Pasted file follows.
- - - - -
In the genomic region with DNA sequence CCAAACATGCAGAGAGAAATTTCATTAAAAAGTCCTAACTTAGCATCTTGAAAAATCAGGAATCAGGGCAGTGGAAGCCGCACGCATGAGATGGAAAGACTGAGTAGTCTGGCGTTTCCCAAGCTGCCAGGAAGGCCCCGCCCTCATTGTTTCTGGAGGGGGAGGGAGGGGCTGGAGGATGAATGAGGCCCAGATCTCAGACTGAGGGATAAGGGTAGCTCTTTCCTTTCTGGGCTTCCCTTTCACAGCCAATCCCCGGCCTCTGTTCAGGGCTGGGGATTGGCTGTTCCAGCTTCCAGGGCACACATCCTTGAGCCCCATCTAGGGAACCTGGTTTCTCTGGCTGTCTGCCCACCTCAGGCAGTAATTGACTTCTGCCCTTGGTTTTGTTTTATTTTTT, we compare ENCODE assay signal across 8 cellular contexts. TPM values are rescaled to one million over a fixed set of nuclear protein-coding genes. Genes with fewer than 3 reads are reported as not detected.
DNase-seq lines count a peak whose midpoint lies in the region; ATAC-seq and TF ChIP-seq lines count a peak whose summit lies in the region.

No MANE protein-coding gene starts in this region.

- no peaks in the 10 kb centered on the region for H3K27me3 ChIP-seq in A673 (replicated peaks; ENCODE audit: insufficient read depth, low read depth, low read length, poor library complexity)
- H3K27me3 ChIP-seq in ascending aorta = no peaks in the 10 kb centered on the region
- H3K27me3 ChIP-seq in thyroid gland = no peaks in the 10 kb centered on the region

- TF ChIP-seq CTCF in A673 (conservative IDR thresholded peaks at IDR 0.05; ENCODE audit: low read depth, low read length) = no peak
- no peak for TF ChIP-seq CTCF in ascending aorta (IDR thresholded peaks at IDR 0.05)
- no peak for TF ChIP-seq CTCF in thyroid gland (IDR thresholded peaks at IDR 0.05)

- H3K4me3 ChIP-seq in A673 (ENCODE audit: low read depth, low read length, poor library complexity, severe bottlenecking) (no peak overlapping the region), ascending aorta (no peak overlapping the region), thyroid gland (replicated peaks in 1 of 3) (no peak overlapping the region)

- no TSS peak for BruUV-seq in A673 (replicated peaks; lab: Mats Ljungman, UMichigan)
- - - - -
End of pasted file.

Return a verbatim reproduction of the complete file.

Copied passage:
In the genomic region with DNA sequence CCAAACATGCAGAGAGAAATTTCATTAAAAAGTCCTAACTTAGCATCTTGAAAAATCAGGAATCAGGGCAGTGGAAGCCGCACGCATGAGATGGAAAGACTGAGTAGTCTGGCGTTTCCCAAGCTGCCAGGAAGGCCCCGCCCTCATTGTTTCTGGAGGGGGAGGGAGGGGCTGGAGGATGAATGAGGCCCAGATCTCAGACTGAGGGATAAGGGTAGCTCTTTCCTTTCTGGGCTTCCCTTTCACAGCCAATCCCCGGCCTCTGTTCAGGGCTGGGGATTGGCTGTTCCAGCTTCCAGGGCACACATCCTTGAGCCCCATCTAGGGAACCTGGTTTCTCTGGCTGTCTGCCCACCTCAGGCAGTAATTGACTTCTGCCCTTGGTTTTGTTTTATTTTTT, we compare ENCODE assay signal across 8 cellular contexts. TPM values are rescaled to one million over a fixed set of nuclear protein-coding genes. Genes with fewer than 3 reads are reported as not detected.
DNase-seq lines count a peak whose midpoint lies in the region; ATAC-seq and TF ChIP-seq lines count a peak whose summit lies in the region.

No MANE protein-coding gene starts in this region.

- no peaks in the 10 kb centered on the region for H3K27me3 ChIP-seq in A673 (replicated peaks; ENCODE audit: insufficient read depth, low read depth, low read length, poor library complexity)
- H3K27me3 ChIP-seq in ascending aorta = no peaks in the 10 kb centered on the region
- H3K27me3 ChIP-seq in thyroid gland = no peaks in the 10 kb centered on the region

- TF ChIP-seq CTCF in A673 (conservative IDR thresholded peaks at IDR 0.05; ENCODE audit: low read depth, low read length) = no peak
- no peak for TF ChIP-seq CTCF in ascending aorta (IDR thresholded peaks at IDR 0.05)
- no peak for TF ChIP-seq CTCF in thyroid gland (IDR thresholded peaks at IDR 0.05)

- H3K4me3 ChIP-seq in A673 (ENCODE audit: low read depth, low read length, poor library complexity, severe bottlenecking) (no peak overlapping the region), ascending aorta (no peak overlapping the region), thyroid gland (replicated peaks in 1 of 3) (no peak overlapping the region)

- no TSS peak for BruUV-seq in A673 (replicated peaks; lab: Mats Ljungman, UMichigan)